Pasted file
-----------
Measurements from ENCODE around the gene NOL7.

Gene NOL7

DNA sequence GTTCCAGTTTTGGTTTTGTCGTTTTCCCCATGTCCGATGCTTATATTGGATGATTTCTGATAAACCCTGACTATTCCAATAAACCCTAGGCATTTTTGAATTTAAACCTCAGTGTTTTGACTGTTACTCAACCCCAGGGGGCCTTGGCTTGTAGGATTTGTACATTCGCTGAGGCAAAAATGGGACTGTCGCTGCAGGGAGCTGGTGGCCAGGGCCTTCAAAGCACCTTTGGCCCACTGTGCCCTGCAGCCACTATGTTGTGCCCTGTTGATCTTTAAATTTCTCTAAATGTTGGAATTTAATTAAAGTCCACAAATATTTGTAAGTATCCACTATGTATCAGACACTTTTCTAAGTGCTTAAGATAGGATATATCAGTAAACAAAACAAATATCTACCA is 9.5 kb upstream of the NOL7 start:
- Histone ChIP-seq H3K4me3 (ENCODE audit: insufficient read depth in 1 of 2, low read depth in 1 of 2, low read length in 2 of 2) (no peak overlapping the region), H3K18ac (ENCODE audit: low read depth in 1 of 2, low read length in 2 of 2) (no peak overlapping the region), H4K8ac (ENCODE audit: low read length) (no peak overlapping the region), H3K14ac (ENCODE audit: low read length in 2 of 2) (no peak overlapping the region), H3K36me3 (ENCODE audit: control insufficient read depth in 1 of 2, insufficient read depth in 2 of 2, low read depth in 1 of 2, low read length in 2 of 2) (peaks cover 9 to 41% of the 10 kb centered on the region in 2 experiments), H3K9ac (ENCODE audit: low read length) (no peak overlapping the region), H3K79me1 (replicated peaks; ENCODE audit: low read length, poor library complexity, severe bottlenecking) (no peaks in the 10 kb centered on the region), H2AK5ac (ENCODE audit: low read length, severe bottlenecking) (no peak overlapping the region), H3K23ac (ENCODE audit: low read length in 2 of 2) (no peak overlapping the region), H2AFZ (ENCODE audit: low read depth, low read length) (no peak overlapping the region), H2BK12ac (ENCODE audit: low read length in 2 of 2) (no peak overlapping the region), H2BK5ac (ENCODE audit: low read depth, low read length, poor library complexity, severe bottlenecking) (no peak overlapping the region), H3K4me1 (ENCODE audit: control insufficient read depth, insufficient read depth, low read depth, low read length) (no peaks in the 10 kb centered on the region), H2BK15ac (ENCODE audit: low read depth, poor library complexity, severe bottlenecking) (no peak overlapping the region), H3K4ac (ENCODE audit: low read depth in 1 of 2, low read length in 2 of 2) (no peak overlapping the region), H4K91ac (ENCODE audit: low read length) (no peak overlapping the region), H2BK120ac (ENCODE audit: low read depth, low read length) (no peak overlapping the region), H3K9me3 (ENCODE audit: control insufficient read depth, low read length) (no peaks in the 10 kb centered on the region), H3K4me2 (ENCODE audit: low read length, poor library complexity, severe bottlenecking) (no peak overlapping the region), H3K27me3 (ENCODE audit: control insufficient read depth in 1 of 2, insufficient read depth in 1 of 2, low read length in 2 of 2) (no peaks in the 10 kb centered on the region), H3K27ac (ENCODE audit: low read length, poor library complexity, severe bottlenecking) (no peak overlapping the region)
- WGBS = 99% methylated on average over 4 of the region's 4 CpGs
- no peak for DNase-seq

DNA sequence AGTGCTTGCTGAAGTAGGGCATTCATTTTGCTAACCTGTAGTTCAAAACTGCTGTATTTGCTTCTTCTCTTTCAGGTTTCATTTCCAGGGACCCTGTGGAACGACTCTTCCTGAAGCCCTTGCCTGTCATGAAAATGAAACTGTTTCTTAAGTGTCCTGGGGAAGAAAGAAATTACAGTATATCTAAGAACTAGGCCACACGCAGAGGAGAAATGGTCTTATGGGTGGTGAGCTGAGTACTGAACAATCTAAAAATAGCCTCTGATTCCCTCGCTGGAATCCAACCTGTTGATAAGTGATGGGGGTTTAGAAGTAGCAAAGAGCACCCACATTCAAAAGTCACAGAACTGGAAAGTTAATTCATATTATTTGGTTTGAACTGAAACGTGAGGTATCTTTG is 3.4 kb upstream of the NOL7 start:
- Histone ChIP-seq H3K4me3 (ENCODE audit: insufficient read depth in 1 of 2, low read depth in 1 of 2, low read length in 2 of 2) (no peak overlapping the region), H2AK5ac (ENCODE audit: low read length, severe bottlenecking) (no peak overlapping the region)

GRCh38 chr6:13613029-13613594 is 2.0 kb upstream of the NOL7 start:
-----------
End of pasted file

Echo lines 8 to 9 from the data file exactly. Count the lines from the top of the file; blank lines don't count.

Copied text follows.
- Histone ChIP-seq H3K4me3 (ENCODE audit: insufficient read depth in 1 of 2, low read depth in 1 of 2, low read length in 2 of 2) (no peak overlapping the region), H2AK5ac (ENCODE audit: low read length, severe bottlenecking) (no peak overlapping the region)

GRCh38 chr6:13613029-13613594 is 2.0 kb upstream of the NOL7 start: